Luong said he sees positive signs in the market. The interest rate for a 30-year fixed mortgage dropped below 5% after peaking in June. More than 290,000 new jobs were added in Dallas-Fort Worth last year, so North Texas has one of the strongest labor markets in the country. "Reasonably priced homes that are in good condition and move-in ready are still selling very fast," he said. "However, the bidding wars have subsided considerably across the board."
Single-family building permits continue to slide in the suburbs and exurbs north of Dallas and Fort Worth, although there are exceptions. Year-to-date home-building permits are down 45% in Frisco, 27% in Celina and 21% in Prosper, with the spring building season well underway. In Frisco, 624 single-family permits were issued in January, February, March and April combined. That compares to 1,134 in the same period of 2021, according to data compiled by Addison-based Tomlin Investments, which tracks new home construction around Dallas-Fort Worth. So far this year, builders have pulled 732 permits in Celina and 378 permits in Prosper. That compares to 1,003 in Celina and 476 in Celina in the first four months of last year. Permits in Princeton plunged 48%, from 606 in the first four months of 2021 to 313 so far this year. Home permits in McKinney, Melissa and Little Elm are down, too, albeit by smaller amounts. McKinney permits dropped 9% to 597 in the first four months, Melissa is down 4% to 295 permits, and Little Elm is down 5% to 451.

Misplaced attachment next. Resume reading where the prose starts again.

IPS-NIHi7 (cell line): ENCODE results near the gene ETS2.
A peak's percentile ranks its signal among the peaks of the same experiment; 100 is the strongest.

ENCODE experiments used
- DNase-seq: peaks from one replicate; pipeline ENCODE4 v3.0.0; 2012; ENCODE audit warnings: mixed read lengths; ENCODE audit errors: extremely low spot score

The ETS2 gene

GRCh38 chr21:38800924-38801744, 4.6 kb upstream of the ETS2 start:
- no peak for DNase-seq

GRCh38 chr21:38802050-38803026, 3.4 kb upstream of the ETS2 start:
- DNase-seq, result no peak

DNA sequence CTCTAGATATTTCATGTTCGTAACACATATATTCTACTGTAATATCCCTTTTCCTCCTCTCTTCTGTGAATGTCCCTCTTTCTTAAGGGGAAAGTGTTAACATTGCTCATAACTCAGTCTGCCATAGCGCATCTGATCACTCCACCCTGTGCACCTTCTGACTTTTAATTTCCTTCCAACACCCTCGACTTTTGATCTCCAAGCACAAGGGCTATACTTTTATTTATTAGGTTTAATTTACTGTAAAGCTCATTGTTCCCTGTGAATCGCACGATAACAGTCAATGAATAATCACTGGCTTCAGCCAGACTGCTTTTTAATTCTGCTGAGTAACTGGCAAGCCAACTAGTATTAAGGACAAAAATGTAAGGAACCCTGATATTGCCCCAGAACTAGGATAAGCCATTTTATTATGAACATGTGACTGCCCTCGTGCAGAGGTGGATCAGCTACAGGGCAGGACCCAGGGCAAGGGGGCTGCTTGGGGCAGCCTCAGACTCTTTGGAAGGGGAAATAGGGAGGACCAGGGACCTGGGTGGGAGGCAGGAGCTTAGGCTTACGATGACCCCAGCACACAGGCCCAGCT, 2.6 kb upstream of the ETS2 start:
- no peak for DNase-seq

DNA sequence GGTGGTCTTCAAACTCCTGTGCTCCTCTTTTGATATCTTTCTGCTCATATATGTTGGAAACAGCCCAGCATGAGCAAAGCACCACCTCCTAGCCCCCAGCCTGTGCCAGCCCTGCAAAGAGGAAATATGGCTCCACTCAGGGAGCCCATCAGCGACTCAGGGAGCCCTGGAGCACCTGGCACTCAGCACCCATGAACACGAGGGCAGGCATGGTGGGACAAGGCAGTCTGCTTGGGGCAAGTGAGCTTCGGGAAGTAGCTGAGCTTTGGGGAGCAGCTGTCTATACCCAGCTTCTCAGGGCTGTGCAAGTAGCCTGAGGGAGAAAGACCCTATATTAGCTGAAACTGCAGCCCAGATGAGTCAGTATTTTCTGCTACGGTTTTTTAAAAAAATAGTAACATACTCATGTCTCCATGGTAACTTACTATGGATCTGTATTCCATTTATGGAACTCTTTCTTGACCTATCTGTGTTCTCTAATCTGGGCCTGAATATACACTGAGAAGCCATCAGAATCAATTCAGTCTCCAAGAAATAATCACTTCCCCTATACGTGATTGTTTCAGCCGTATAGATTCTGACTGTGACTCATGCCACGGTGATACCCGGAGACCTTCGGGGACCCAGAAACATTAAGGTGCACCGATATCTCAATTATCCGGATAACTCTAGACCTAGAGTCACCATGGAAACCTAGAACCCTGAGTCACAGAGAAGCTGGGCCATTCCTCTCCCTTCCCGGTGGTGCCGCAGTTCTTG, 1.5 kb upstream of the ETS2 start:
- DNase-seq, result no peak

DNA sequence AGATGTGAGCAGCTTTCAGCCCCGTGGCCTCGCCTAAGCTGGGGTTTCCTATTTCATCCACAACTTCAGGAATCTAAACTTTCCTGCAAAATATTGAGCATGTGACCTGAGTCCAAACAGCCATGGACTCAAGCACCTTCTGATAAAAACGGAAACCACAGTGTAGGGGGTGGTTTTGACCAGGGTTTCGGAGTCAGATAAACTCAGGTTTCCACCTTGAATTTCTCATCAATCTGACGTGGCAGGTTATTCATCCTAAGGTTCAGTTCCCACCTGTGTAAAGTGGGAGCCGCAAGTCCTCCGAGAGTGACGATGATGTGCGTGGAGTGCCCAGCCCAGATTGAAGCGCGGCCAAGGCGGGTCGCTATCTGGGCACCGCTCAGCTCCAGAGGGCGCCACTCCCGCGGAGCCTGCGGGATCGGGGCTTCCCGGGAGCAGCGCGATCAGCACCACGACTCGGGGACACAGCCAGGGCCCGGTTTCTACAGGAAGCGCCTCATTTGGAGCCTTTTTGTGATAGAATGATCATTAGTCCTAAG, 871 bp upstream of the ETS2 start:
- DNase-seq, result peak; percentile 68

It's a different story in the exurbs Van Alstyne, Sherman, Anna and Denton. Van Alstyne is up 146% year-to-date, with 251 permits so far. Sherman has soared 98% with 208 permits, Anna has escalated 29% with 516 permits, and Denton ticked up 9% to 381 permits to date.
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Building permits fell sharply in January in Celina, Frisco, Prosper and Little Elm — some of the hottest markets in North Texas and the nation for new home construction last year. Celina, the top residential construction market in North Texas last year, dropped 51% in the number of homebuilding permits issued in January compared to the same month last year. Frisco's building permits fell 48% year over year in January. Prosper dropped 44% in homebuilding permits issued in January. The January permit plunge was similar in Little Elm which fell 56%. Homebuilding permits also fell in McKinney, which posted a 22% year-over-year decline in January.
The downturn in some of North Texas' hottest homebuilding markets isn't a sign of diminished demand as much as it is a reflection of higher construction costs. The costs of construction nationwide are the highest seen in 50 years with contractors and homebuilders feeling the effects. Homebuilding costs jumped by 17.5% year-over-year from 2020 to 2021, the largest spike in this data from year to year since 1970, recent data from the U.S. Census shows. Homebuilders in North Texas last year were hit by an unprecedented swell of housing demand that prompted the industry to boost its production pace, said Ted Wilson, principal with Dallas-based housing analyst Residential Strategies Inc. But a shortage of labor and materials has driven up costs and stretched out average building timelines, according to Residential Strategies' most recent quarterly market update.